The chancellor's authority emanates from the provisions of the Basic Law and in practice from their status as leader of the party (or coalition of parties) holding a majority of seats in the Bundestag (federal parliament). With the exception of Helmut Schmidt, the chancellor has also been chairman of his or her own party. This was the case with Chancellor Gerhard Schröder from 1999 until he resigned the chairmanship of the SPD in 2004.
The German chancellor is officially addressed as "Herr Bundeskanzler" if the chancellor is a man. The current holder of this office, Angela Merkel, considered to be the planet's most influential woman by Forbes Magazine, is officially addressed as "Frau Bundeskanzlerin", the feminine form of the title. Use of the mixed form "Frau Bundeskanzler" was deprecated by the government in 2004 because it is regarded as impolite and was seen as a way of acknowledging Merkel's future leadership.In international correspondence, the chancellor is referred to as "His/Her Excellency the Chancellor of the Federal Republic of Germany" ("Seine/Ihre Exzellenz der/die Bundeskanzler/in der Bundesrepublik Deutschland").
The Federal Chancellor of the Federal Republic of Germany is, under the German 1949 Constitution, the head of government of Germany. Historically, the office has evolved from the office of chancellor that was originally established in the North German Confederation in 1867.
The president of Germany, officially the federal yresident of the Federal Republic of Germany, is the head of state of Germany.
The Chancellor of Austria is the head of government of the Austrian Republic.
Deputy to the Federal Chancellor is a title of one of the German cabinet members. The Chancellor is the head of government and, according to the constitution, gives this title to one of the Federal Ministers. This minister can use the constitutional powers of the Chancellor when officially replacing the Chancellor. This has never happened up to now, although, according to the internal regulations of the government, the Deputy chairs cabinet meetings when the Chancellor is absent.
Chancellor is a title of various official positions in the governments of many nations. The original chancellors were the cancellarii of Roman courts of justice—ushers, who sat at the cancelli or lattice work screens of a basilica or law court, which separated the judge and counsel from the audience. A chancellor's office is called a chancellery or chancery. The word is now used in the titles of many various officers in all kinds of settings. Nowadays the term is most often used to describe:
The North German Confederation was the German federal state which existed from July 1867 to December 1870. Although de jure a confederacy of equal states, the Confederation was de facto controlled and led by the largest and most powerful member, Prussia, which exercised its influence to bring about the formation of the German Empire. Some historians also use the name for the alliance of 22 German states formed on 18 August 1866. In 1870–1871, the south German states of Baden, Hesse-Darmstadt, Württemberg and Bavaria joined the country. On 1 January 1871, the country adopted a new constitution, which was written under the title of a new "German Confederation" but already gave it the name "German Empire" in the preamble and article 11.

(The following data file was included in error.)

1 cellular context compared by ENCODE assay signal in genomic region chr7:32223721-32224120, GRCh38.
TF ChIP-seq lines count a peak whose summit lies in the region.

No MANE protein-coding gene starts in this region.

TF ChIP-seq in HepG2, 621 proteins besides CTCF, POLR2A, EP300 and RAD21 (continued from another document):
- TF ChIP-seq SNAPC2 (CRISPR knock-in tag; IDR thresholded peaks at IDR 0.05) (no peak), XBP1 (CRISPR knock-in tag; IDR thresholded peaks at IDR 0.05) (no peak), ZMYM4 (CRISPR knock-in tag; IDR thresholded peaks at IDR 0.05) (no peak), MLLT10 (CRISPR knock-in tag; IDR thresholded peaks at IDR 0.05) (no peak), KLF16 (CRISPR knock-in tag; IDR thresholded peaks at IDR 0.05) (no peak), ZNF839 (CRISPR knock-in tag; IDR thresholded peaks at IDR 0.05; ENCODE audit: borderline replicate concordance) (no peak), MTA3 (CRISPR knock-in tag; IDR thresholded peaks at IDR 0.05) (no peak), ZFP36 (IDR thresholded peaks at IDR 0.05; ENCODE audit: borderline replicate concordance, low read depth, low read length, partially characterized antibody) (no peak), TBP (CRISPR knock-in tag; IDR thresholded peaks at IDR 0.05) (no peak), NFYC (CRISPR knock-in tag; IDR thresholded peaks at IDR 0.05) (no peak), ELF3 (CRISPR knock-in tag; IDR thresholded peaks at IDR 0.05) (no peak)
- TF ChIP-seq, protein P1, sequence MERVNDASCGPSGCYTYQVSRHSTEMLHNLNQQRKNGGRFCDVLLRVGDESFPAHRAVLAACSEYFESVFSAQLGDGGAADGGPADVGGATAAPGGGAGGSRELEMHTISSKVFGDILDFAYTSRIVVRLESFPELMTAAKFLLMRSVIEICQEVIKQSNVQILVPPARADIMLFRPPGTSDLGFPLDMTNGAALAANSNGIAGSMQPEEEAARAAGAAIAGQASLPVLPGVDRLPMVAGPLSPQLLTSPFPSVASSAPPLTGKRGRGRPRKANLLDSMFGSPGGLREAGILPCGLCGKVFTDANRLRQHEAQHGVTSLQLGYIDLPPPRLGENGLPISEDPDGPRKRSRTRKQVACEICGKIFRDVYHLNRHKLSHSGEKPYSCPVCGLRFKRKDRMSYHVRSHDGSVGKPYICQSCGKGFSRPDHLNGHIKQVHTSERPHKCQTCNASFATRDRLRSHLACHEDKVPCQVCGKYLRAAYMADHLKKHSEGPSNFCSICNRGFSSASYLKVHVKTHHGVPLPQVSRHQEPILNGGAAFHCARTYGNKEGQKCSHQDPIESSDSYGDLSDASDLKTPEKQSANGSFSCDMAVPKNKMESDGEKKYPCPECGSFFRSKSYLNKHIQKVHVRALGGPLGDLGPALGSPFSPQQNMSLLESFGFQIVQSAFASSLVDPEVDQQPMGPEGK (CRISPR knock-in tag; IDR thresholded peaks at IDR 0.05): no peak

Deutsches Reich was the constitutional name in the German language for the German nation state that existed from 1871 to 1945. The Reich became understood as deriving its authority and sovereignty entirely from a continuing unitary German "national people"; with that authority and sovereignty being exercised at any one time over a unitary German "state territory" with variable boundaries and extent. Although commonly translated as "German Empire", the word Reich here better translates as "realm", in that the term does not in itself have monarchical connotations. The word Kaiserreich is applied to denote an empire with an emperor; hence the German Empire of 1871–1918 is termed Deutsches Kaiserreich in standard works of reference. From 1943 to 1945, the official name of Germany became – but was not formally proclaimed – Großdeutsches Reich on account of the additional German peoples and associated territories annexed into the state's administration before and during the Second World War.
The Reichspräsident was the German head of state under the Weimar constitution, which was officially in force from 1919 to 1945. In English he was usually simply referred to as the President of Germany. The German title Reichspräsident literally means President of the Reich.
The office of Minister President, or Prime Minister, of Prussia existed from 1848, when it was formed by the King Frederick William IV during the 1848–49 Revolution, until the abolition of Prussia in 1947 by the Allied Control Council.
The Reichsrat was one of two legislative bodies in Germany during Weimar Republic (1919–1933), the other being the Reichstag.
The Federal Minister for Foreign Affairs is the head of the Federal Foreign Office and a member of the Cabinet of Germany. The current office holder is Heiko Maas. Since 1966, the Foreign Minister has often also simultaneously held the office of Vice Chancellor.
The Constitution of the German Empire was the basic law of the German Empire of 1871-1918, from 16 April 1871, coming into effect on 4 May 1871. German historians often refer to it as Bismarck's imperial constitution, in German the Bismarcksche Reichsverfassung (BRV).
The North German Constitution was the constitution of the North German Confederation, which existed as a country from 1 July 1867 to 31 December 1870. The Constitution of the German Empire (1871) was closely based on it.
The German Emperor was the official title of the head of state and hereditary ruler of the German Empire. A specifically chosen term, it was introduced with the 1 January 1871 constitution and lasted until the official abdication of Wilhelm II on 28 November 1918. The Holy Roman Emperor is sometimes also called "German Emperor" when the historical context is clear, as derived from the Holy Roman Empire's official name of "Holy Roman Empire of the German Nation" from 1512.
The Monarchy of Germany was the system of government in which a hereditary monarch was the sovereign of the German Empire from 1871 to 1918.
The Bundesrat of the German Empire was, at least in theory, the highest authority of the Empire. It existed from 1871 to 1918 and succeeded the same body of the North German Confederation. Until the 1902 spelling reform, its name was spelled Bundesrath.
Reichsminister was the title of members of the German Government during two historical periods: during the March revolution of 1848/1849 in the German Reich of that period, and in the modern German federal state from 1919 to the end of the National Socialist regime in 1945.